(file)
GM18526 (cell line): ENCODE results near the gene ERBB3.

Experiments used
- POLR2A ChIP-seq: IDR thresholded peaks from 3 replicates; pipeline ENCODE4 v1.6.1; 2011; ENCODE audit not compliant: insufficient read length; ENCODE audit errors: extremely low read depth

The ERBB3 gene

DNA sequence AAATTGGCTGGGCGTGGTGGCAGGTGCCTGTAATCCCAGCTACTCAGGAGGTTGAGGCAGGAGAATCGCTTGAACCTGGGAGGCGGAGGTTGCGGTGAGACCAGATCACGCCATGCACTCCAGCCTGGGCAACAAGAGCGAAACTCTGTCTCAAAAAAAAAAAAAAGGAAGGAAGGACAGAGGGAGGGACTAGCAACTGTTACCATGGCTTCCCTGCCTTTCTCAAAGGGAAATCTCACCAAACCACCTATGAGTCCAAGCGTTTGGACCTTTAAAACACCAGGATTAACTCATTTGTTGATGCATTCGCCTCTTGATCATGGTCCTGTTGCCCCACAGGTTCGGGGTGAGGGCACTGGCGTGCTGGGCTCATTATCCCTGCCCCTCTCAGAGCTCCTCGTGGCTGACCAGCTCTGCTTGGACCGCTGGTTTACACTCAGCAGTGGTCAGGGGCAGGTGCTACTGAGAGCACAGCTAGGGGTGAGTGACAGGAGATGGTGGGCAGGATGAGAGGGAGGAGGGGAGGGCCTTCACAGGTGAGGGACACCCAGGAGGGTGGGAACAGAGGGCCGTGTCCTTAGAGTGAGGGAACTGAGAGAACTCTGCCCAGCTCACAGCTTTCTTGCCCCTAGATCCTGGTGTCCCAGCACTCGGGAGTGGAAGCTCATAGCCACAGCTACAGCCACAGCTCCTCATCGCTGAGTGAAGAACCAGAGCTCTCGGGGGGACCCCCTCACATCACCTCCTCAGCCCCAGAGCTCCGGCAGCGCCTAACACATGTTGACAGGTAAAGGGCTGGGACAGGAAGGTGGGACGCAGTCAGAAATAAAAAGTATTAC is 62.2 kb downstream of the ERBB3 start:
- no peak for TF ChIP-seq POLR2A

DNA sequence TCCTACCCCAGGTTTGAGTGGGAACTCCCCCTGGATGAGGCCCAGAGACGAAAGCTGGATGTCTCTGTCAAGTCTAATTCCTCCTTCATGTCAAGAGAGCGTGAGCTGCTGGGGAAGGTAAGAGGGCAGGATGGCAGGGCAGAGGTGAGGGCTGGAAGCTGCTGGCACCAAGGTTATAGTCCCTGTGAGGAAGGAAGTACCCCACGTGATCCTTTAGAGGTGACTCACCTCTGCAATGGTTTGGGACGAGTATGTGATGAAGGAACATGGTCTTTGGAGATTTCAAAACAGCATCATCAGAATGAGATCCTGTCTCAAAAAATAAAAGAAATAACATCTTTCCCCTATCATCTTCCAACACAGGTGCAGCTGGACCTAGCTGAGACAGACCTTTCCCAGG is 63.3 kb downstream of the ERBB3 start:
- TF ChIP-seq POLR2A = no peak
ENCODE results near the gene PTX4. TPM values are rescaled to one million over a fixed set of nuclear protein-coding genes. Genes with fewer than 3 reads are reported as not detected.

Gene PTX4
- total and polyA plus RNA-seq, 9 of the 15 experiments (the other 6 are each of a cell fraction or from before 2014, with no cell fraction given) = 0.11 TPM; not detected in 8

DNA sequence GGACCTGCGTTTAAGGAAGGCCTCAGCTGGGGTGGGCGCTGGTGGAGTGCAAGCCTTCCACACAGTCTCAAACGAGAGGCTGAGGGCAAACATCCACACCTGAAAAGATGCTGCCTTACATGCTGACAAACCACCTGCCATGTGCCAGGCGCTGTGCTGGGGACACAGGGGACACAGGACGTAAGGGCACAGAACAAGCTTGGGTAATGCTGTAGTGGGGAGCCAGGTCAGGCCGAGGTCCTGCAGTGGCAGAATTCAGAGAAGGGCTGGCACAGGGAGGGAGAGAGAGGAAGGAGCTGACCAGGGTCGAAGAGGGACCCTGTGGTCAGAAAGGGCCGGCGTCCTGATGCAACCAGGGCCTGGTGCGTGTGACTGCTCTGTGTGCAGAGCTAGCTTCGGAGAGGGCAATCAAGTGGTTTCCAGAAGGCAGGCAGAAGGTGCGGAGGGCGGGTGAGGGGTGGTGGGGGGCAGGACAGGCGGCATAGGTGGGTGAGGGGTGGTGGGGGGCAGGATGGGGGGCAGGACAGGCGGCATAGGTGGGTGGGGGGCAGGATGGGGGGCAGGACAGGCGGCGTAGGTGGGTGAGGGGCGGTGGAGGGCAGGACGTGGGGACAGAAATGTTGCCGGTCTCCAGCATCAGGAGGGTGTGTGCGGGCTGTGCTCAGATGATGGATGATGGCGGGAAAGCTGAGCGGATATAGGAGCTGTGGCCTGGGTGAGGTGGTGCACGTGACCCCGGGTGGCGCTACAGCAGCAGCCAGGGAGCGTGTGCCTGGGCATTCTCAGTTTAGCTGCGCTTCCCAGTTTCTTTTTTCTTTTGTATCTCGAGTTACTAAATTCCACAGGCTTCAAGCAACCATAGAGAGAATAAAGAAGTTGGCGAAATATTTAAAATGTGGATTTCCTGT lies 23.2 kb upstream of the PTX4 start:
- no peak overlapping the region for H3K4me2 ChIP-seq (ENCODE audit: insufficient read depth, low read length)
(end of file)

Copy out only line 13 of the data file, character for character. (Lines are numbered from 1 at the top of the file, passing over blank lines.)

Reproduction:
- no peak overlapping the region for H3K4me2 ChIP-seq (ENCODE audit: insufficient read depth, low read length)